State Rep. Fran Hurley won her first bid for re-election to the state legislature Tuesday, by unofficially defeating challenger Victor Horne by a 2-1 margin in the 35th District race.
With all but four precincts reporting, Hurley received 23,087 votes to 11,708 garnered by Horne.
Hurley, who first won election in 2012, ran a neck-and-neck race with Horne in the suburban portion of the district, where she beat the conservative Republican by less than 200 votes.
Hurley captured 8,523 votes, or 50.6 percent, to 8,324 ballots cast for Horne, or 49.4 percent, according to unofficial results.
The trend was similar for state Sen. Bill Cunningham, whose 18th District includes the 35th District.
Cunningham defeated challenger Republican Shaun Murphy by more than 10,000 votes, but narrowly lost the race in the suburbs.
Hurley, like Cunningham, lives in the city, and she has Chicago voters to thank for returning her to Springfield.
Chicago voters turned out overwhelmingly for Hurley, a former 19th Ward aldermanic aide, casting 14,566 votes, or 81 percent, in her favor. Horne managed only 3,384 votes, or 19 percent in the city.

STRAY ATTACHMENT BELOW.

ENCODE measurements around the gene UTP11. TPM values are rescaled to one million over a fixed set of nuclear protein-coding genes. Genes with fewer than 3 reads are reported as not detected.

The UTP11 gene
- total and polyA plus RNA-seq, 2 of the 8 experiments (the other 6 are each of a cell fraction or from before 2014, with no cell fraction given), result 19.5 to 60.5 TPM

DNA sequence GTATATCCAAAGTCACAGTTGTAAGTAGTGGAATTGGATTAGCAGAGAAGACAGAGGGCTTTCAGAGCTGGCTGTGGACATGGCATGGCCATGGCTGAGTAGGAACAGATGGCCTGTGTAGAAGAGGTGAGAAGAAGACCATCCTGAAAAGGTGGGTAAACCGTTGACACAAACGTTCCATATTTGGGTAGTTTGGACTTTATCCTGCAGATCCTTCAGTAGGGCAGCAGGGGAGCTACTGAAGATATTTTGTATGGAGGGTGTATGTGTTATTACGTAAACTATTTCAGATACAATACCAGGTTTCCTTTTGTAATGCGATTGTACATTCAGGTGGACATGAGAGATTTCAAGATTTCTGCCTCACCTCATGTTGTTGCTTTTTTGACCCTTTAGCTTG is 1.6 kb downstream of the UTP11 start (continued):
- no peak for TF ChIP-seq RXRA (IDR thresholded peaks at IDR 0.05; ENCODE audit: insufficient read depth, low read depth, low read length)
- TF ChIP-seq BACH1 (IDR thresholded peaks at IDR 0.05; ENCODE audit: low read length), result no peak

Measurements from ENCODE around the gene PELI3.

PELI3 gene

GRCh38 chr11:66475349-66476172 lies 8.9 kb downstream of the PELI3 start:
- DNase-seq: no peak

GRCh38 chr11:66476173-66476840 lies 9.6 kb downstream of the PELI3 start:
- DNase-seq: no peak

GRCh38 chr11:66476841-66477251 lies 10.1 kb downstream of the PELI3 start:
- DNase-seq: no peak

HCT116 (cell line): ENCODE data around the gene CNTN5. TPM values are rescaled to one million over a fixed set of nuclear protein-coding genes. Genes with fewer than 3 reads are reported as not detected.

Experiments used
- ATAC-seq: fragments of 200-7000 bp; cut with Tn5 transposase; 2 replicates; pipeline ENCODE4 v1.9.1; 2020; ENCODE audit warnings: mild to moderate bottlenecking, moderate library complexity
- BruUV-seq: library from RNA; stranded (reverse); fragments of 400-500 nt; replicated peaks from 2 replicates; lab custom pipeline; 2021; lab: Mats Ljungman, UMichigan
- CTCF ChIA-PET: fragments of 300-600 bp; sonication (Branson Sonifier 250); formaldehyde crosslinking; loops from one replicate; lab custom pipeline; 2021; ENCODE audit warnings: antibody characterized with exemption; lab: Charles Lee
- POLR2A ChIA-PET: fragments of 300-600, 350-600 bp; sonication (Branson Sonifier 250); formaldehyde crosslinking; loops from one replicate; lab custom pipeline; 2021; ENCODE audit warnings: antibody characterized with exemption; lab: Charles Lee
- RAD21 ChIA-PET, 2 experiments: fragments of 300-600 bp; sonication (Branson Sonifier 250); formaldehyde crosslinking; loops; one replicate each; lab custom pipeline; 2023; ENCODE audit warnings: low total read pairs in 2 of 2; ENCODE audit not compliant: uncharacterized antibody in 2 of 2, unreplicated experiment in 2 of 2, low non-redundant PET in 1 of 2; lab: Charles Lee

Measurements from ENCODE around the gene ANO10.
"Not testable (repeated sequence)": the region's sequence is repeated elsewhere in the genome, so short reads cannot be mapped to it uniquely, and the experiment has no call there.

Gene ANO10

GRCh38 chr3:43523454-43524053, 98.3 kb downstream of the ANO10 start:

The 35th District includes the Chicago neighborhoods of Beverly, Mount Greenwood and Morgan Park. The suburban portion of the district includes all or parts of Alsip, Merrionette Park, Oak Lawn, Orland Hills, Orland Park, Palos Heights, Palos Park and Worth.
Neither Hurley nor Horne could be reached for comment on Tuesday night.
Horne is a lifelong South Sider and a Beverly resident. He served in Vietnam and became an ordained minister following seminary education at Aenon Bible College and has done that for nearly 20 years.
A political newcomer, Horne is a volunteer Bible teacher at Cook County Jail and has worked for more than 15 years as a compliance investigator for the Illinois Department of Agriculture.
Horne said his first priority would be to advocate for economic growth, which he believes would lead to greater fiscal responsibility, a reduction in spending and a demand for integrity and accountability from state leaders.
Additionally, Horne said, he would support for programs and support projects that strengthen marriages, build strong families and protect the sanctity of life.
Hurley, meanwhile, touted her record of accomplishments and her willingness to reach across the aisle in Springfield to advance legislation.
She stressed that focused on initiatives that benefitted the community such as backing a bill that closed a loophole in the criminal code by barring convicted sex offenders from privately owned play areas, such as the ones commonly found in McDonald’s or Burger King.